Back in 2007, declarations of a future in photography was all the rage on MySpace Bulletins (remember those? With their passive aggressive quizzes? Those were the days). Cue albums of black and white photographs of doorknobs and other such bollocks.
Perhaps it’s nostalgia, or perhaps it just always surprises and impresses me to see decent black and white photography after being exposed to doorknob after doorknob; but I’m so partial to the silence of a monotone snap.
To mark Raymond Cauchetier’s 95th birthday (bravo, sir. Seriously.) and to coincide with the publication of a new monograph on his work, Raymond Cauchetier: New Wave has come to London’s James Hyman Gallery – boasting never-before-editioned photographs selected from Cauchetier’s own private archive.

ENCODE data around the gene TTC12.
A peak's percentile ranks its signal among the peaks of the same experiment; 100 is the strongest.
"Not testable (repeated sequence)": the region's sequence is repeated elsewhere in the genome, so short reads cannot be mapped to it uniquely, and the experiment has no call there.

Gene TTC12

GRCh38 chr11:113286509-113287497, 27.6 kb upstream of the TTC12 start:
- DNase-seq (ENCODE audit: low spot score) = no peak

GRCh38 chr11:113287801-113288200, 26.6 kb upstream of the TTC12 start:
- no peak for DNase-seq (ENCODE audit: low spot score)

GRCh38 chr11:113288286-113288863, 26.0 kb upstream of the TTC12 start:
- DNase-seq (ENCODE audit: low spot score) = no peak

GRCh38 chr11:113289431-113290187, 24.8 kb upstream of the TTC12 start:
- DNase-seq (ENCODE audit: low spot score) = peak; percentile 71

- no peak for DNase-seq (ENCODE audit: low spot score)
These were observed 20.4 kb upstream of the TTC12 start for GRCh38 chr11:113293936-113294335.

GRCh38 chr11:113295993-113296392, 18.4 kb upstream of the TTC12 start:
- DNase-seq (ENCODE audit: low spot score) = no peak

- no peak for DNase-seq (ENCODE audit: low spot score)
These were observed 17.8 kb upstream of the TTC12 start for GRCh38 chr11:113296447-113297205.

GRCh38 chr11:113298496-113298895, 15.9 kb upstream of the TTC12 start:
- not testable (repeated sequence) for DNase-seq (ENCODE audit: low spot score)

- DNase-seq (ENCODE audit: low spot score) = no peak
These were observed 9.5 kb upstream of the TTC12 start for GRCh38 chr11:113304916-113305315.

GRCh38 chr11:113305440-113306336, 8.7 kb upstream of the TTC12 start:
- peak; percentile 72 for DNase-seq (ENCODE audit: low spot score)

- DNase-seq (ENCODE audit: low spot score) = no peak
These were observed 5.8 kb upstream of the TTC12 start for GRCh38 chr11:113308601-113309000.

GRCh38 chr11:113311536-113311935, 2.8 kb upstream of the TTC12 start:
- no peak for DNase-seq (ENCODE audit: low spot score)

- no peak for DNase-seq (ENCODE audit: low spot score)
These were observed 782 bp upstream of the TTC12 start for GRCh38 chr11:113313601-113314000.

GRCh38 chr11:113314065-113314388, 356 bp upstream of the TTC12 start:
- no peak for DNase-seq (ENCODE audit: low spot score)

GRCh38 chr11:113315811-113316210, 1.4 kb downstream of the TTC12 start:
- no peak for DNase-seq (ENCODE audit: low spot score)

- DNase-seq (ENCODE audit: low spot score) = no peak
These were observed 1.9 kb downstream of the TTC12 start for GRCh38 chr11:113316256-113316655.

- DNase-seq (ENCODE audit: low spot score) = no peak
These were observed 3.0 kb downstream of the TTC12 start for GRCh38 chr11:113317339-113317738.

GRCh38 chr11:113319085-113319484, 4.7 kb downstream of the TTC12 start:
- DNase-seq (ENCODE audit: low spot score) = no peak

One of the most influential and innovative film-set photographers of his day, Cauchetier was rather an unacknowledged genius, yet responsible for some of the most iconic images of 1960s French cinema. You’ll see why below.
Fun fact: this kooky chap still lives in the same Paris apartment where he was born in 1920.
As well as the New Wave photographs, the show also features less familiar landscape photographs made on Cauchetier’s travels in Asia! Where I’m going in LESS THAN TWO WEEKS!